Which is the greatest threat to stability in the Middle East, Saudi Arabia or Iran? President Trump’s decision to impose two waves of sanctions on Iran, in spite of the UN-mandated nuclear agreement suggests he thinks the latter.
The unilateral sanctions1 are designed to collapse the Iranian economy, escalate popular protests, and topple the clerical regime – all without a war that would send oil prices through the $100 per barrel ceiling of a few years ago.
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Since admitting to the American public that you want a war with Iran is politically insensitive, the administration is pushing the idea that it can bring down the dangerous Iranian theocracy in the same way Reagan pressured the former Soviet Union, with economics.2
Such is the American concern about the mid-level Middle-East power, in an effort to deepen instability, certain American factions are abetting anti-regime sentiment.
For sure, ordinary Iranians have grievances. But episodic protests since December about the hardships of university graduates (42% of whom are unemployed) and truckers facing high fuel or insurance costs, or the mismanagement of water resources in Arab Khouzestan, a region prone to drought, have been contained with a minimum of state violence.
They harbour, too, a welter of resentment towards the lifestyles of the jeunesse dorée, or ‘aghazadehs’ in Farsi. The children of the elites are all over social media; the son of one reformist politician recently explained his prosperity in terms of ‘good genes’. The lavish wedding of a model and the son of another diplomat – all posted on Instagram – occasioned much furious comment from the 12 million young Iranians too poor to marry.
Another grievance is the vast sum being expended on external adventurism by the IRGC, particularly in Syria, where maybe 2,000 Iranian personnel have perished, including IRGC generals who lead from the front.
But, with the exception of a three day protest in Tehran’s central Bazaar over the plunging rial, these protests have not generally included middle-class Iranians in the big cities. Furthermore, the regime knows how to calm any political dissent with talk of restoring Iran’s Senate (abolished in favour of the Guardian Council in 1979) or releasing from house arrest the three men who led the 2009 Green Movement after Mahmoud Ahmadinejad rigged his re-election as president.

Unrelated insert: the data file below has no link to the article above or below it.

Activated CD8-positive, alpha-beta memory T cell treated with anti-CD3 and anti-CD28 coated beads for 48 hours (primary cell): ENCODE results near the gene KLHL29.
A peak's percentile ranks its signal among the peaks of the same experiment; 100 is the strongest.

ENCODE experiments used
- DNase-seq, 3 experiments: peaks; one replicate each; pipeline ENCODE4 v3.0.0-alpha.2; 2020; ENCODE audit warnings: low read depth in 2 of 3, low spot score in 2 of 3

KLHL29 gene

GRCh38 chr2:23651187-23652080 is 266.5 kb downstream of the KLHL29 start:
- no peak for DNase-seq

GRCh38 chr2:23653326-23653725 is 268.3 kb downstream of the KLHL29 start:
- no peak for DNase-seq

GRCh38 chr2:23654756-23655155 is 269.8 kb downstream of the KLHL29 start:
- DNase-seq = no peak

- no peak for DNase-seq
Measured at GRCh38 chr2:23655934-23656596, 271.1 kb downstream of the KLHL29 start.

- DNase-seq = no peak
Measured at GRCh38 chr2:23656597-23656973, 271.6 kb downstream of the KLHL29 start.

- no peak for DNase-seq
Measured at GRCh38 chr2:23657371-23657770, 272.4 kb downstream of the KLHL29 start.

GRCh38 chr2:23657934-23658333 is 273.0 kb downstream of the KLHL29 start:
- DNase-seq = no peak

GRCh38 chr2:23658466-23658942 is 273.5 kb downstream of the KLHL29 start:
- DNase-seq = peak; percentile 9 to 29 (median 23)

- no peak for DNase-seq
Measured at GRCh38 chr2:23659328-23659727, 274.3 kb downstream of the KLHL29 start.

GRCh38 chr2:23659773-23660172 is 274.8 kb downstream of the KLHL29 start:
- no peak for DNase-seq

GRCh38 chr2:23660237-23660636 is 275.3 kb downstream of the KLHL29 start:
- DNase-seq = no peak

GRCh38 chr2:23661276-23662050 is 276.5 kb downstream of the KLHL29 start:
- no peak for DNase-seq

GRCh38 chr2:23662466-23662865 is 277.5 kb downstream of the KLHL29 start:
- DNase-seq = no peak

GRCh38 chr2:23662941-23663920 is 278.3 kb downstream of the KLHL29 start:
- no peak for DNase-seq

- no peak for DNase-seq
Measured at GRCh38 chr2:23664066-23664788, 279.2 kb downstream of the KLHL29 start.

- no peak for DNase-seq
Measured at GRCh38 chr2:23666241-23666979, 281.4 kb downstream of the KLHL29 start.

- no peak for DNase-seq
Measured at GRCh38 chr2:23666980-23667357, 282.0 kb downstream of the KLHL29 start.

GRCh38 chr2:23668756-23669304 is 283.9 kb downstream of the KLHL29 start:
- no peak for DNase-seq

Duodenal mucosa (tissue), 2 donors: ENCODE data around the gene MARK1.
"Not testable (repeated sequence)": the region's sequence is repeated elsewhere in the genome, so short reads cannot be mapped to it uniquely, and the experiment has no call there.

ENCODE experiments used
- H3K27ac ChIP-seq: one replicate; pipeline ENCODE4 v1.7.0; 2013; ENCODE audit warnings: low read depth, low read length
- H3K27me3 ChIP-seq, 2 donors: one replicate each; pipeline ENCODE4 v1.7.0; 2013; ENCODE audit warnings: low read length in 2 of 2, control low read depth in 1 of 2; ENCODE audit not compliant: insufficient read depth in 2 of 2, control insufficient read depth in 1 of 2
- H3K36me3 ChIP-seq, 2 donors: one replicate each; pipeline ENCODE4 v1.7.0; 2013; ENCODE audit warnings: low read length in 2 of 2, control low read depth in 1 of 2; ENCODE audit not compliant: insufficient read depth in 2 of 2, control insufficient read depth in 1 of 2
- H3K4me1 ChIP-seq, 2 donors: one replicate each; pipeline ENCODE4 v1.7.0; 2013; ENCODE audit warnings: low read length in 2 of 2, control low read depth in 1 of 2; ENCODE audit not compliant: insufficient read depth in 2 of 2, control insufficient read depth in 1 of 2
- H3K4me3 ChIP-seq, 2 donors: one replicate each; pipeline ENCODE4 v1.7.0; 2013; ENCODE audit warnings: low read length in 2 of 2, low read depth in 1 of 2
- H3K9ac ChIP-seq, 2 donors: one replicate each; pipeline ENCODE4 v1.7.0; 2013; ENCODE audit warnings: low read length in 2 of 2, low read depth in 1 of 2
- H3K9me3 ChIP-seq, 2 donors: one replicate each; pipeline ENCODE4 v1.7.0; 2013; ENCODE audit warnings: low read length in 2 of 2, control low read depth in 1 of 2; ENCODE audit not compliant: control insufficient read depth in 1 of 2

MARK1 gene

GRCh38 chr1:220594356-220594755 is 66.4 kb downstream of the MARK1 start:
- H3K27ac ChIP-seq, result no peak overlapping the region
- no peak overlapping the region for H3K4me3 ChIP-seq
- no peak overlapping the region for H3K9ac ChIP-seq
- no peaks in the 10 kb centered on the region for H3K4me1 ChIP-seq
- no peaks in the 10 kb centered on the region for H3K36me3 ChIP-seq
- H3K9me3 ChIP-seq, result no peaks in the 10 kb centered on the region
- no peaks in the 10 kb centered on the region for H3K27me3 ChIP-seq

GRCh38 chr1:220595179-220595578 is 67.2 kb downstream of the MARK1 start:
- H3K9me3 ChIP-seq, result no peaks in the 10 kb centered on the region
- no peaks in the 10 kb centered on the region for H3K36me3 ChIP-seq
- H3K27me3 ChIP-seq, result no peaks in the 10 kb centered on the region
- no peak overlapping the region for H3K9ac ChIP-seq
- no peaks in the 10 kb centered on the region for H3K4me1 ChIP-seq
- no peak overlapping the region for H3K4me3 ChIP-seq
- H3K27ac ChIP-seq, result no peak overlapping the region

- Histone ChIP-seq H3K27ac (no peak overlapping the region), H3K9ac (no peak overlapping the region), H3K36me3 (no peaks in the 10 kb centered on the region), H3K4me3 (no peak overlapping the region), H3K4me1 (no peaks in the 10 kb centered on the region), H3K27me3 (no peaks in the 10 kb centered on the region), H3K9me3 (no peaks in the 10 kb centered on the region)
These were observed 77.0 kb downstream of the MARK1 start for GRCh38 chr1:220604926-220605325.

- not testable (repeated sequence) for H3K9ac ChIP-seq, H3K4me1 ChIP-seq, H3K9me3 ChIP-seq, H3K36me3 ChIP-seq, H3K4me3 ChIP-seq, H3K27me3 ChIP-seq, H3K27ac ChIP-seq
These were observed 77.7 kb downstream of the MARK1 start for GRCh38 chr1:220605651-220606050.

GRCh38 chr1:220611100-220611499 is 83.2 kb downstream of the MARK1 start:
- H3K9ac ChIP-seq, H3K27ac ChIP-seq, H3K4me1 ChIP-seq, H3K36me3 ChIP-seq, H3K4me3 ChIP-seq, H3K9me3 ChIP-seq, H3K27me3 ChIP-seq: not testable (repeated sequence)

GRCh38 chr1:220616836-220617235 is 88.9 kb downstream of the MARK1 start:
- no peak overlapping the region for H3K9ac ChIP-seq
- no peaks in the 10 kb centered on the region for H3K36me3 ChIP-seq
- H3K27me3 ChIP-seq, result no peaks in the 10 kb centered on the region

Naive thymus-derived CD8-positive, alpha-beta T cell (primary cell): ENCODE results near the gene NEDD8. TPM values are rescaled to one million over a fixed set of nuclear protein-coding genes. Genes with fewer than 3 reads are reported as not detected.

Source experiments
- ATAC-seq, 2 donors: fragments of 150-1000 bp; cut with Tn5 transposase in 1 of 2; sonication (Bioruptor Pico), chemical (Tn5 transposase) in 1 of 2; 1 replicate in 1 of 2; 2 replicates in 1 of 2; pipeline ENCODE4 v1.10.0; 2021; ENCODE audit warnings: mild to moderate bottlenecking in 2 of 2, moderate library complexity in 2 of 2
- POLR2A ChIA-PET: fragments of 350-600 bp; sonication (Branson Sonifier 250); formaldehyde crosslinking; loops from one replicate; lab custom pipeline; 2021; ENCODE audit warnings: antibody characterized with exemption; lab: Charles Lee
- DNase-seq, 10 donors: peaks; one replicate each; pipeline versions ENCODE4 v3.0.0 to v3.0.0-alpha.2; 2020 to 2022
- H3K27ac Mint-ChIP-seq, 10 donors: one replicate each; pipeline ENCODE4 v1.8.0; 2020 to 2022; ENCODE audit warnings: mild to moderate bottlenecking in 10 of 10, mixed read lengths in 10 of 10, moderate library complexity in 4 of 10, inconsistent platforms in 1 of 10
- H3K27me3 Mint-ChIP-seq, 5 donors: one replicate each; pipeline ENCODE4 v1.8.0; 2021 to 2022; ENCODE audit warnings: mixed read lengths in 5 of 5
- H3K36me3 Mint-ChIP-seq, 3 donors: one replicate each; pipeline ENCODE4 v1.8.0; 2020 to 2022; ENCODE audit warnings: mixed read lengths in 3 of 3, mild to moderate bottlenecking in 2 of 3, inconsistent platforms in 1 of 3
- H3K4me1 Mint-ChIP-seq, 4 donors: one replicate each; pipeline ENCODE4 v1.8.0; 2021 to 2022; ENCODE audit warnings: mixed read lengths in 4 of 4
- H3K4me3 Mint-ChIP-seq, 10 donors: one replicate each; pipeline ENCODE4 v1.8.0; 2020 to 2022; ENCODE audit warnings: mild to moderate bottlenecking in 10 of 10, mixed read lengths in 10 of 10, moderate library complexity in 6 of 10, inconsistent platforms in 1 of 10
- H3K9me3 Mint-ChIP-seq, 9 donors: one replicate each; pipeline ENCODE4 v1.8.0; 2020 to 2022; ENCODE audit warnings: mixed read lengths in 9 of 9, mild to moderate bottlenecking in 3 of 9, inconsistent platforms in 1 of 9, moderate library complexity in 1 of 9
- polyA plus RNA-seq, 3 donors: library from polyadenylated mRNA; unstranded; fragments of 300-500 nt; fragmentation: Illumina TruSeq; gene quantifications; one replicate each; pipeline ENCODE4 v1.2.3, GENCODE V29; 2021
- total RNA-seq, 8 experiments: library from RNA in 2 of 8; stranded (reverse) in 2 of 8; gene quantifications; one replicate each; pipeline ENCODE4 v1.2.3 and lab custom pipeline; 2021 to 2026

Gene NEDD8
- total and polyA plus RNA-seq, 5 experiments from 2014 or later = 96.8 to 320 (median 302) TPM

In the eyes of US hawks, it probably seems pretty simple to turn these protests into an existential crisis for the regime. But most Iranians have keen memories of US (and British) interference in their country – on a vacation there, my friend Jack Straw was recently handed a parchment list of such malign interference extending back to the 1840s – and they are well-informed about botched western interventions in Afghanistan, Iraq and Libya, not least since they still host two million Afghan refugees.
Moreover, were the mullahs to fall, the two alternatives are unappealing to most Iranians. The most likely would be a military or revolutionary guard strongman, a role for which IRGC Quds force commander Major General Qassem Soleimani is ideally suited. He would have none of the clerics’theological inhibitions about nuclear weapons. People know that this would mean war.
The second alternative would be the Islamo-Marxist terroristic cult, Mujahedin-e-Khalq (MEK), an unpopular faction which key members of the Trump team have assiduously cultivated.
The MEK was among the plethora of groups which toppled the Shah in 1979. It was the only grouplet to actually kill six Americans, in line with its song “Leave American, your blood is already spilling on the ground”. After innumerable assassinations of Iranian regime personnel, the group was expelled in 1981. Then, after being evicted from France for plotting terrorist activities, welcomed five years later by Saddam Hussein in Iraq. Based at Camp Ashraf north of Baghdad, they fought for Saddam and raided Iran, as well as helping Saddam crush uprisings by the Kurds and Shia in 1991.